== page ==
What Is Hollowing Out?

Hollowing out is the deterioration of a country’s manufacturing sector when producers opt for low-cost facilities overseas. Some economists argue that the economies of Japan, the United States, and other more developed nations are being hollowed out, posing a threat to full employment.

Recently, there has also been talk of a "disappearing middle class" in modern society, as income inequality has tended to "hollow out the middle" and largely benefit the top (e.g. the top 1%). At the same time, the term has shifted to include upper-middle and lower-middle classes to account for the increased stratification of late.

Key Takeaways

  • Hollowing out refers to the weakening of a nation's or region's middle class, along with its middle-class manufacturing jobs, as socioeconomic stratification intensifies.
  • The result of hollowing out is an increase in working- and lower-class households along with a growing concentration of wealth among the very wealthy.
  • Economists have blamed this phenomenon on several concurrent factors, including outsourcing jobs, labor-saving technologies, and demographic changes.

Understanding Hollowing Out

Over the past few decades, the manufacturing sectors of some of the world’s leading economies have contracted significantly due to hollowing out., sending those jobs to regions with lower labor costs such as China or Bangladesh. After peaking in 1979 at more than 19 million, the number of U.S. manufacturing jobs shrank to fewer than 12 million by 2020. Other advanced economies have experienced a similar trend. In Japan, for example, the percent of employment in manufacturing was more than 27% in the 1970s and had dropped to 16% percent by 2012. That 16% in 2012 represented 10.3 million employees. In 2019 the number employed in manufacturing in Japan had risen slightly to 10.6 million. This has had a disproportionate impact on cities and rural communities that relied heavily on nearby plants for employment.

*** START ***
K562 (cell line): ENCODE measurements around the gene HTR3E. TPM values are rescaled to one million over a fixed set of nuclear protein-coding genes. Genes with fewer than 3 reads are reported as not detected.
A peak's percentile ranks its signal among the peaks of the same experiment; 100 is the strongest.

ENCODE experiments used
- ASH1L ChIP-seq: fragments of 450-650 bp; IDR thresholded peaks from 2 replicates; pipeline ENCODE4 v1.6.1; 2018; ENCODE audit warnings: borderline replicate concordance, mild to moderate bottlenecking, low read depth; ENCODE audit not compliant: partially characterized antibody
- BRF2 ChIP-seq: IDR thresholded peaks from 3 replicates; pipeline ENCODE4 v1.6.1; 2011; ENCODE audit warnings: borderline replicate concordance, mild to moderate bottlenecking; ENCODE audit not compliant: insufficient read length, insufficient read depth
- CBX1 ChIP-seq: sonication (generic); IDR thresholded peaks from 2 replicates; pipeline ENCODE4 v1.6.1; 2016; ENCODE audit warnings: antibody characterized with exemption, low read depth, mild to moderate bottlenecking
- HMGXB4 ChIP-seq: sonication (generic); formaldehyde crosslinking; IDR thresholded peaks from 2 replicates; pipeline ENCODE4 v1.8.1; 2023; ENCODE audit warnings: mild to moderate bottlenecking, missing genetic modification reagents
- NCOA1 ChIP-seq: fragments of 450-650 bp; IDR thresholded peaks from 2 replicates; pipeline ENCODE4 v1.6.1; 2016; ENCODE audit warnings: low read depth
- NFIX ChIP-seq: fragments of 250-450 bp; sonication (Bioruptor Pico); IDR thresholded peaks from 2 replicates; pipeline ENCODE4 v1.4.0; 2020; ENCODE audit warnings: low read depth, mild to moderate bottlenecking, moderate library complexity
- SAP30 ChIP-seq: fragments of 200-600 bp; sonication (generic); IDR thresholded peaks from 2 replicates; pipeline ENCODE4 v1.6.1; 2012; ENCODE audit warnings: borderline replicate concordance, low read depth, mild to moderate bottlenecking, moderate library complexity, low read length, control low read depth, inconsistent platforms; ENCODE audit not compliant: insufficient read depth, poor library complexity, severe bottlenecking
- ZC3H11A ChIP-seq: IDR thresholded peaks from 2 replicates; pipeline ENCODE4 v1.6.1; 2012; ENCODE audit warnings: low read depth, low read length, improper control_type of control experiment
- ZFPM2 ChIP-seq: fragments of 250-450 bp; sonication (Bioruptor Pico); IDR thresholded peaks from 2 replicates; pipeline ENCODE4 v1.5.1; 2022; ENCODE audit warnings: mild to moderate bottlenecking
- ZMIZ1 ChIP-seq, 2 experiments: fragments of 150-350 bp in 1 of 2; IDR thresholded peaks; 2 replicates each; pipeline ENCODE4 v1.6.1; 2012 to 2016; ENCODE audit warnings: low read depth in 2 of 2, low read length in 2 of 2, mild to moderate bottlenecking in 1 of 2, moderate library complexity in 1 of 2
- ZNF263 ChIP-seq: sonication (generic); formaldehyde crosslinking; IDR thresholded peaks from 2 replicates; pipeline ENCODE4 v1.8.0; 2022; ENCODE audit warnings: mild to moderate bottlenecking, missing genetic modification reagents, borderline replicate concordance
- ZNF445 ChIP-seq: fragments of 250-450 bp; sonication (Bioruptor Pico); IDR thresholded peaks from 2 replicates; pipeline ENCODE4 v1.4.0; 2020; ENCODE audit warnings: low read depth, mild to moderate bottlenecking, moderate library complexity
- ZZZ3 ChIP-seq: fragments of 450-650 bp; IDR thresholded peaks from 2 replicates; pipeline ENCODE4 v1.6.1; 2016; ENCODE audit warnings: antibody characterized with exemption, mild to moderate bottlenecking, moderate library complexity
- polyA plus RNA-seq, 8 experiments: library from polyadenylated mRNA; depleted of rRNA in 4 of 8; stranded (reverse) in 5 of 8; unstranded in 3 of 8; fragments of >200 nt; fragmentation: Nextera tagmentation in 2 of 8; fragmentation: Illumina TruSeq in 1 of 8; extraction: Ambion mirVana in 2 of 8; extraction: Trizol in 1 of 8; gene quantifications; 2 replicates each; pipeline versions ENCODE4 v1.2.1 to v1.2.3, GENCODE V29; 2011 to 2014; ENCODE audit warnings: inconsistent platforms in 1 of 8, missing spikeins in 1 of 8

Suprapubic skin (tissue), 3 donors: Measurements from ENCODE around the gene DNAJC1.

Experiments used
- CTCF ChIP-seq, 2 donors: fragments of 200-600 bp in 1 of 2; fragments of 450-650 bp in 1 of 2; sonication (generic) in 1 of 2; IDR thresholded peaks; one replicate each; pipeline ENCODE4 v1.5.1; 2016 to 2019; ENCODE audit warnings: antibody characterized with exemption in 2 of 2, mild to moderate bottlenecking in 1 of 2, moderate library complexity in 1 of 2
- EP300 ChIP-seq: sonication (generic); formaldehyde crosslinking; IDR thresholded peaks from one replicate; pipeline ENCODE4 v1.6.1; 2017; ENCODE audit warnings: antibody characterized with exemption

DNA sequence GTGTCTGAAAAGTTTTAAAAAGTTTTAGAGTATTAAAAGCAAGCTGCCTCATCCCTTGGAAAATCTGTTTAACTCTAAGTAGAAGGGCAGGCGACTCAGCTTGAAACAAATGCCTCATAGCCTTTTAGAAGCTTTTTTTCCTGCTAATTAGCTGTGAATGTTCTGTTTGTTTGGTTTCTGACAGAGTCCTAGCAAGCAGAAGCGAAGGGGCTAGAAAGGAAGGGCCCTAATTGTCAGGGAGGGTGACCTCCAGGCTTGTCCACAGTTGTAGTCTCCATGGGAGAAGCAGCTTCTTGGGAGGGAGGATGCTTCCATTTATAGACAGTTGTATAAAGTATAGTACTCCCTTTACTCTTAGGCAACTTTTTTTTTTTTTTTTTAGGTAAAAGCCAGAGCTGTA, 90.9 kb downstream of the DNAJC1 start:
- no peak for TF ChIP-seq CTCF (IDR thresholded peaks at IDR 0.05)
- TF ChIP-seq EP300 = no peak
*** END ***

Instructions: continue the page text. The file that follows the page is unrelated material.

Not all economists argue that outsourcing of manufacturing and the subsequent hollowing out jobs hurts society on net, however. They suggest the domestic economy has an opportunity to pivot toward high-skill, high-wage jobs such as product design and marketing. They also argue that consumers often benefit from lowers prices when the products they buy are made overseas.

Robots and other labor-saving technologies are likely to cause a further hollowing out of middle-class jobs. This has been quantified into something known as Moravec’s paradox. This was a discovery made by AI experts in the 1980s, that robots find the difficult things easy and the easy things difficult. Hans Moravec, one of these AI researchers, said: “It is comparatively easy to make computers exhibit adult-level performance on intelligence tests or playing checkers, and difficult or impossible to give them the skills of a one-year-old when it comes to perception and mobility.” Put another way, if you wanted to beat Magnus Carlsen, the world chess champion, you would choose a computer. If you wanted to clean the chess pieces after the game, you would choose a human being.

Hollowing Out Data

As of May 2016, the middle class contracted in nine out of 10 U.S. metropolitan areas since 2000, as income inequality widened after the recession, according to a new study from the Pew Research Center. The report expands the organization's research into the fortunes of the country's middle class, which Pew in December found had declined to less than 50 percent of households, a major change in America's economic fabric.

While the middle class is indeed hollowing out, the dynamic is complex: Some families drop into the lower-income bracket, but many others climbed up from the middle class and into the upper-income bracket. Overall, the share of adults living in middle-income households fell in 203 of the 229 U.S. metropolitan areas that Pew studied.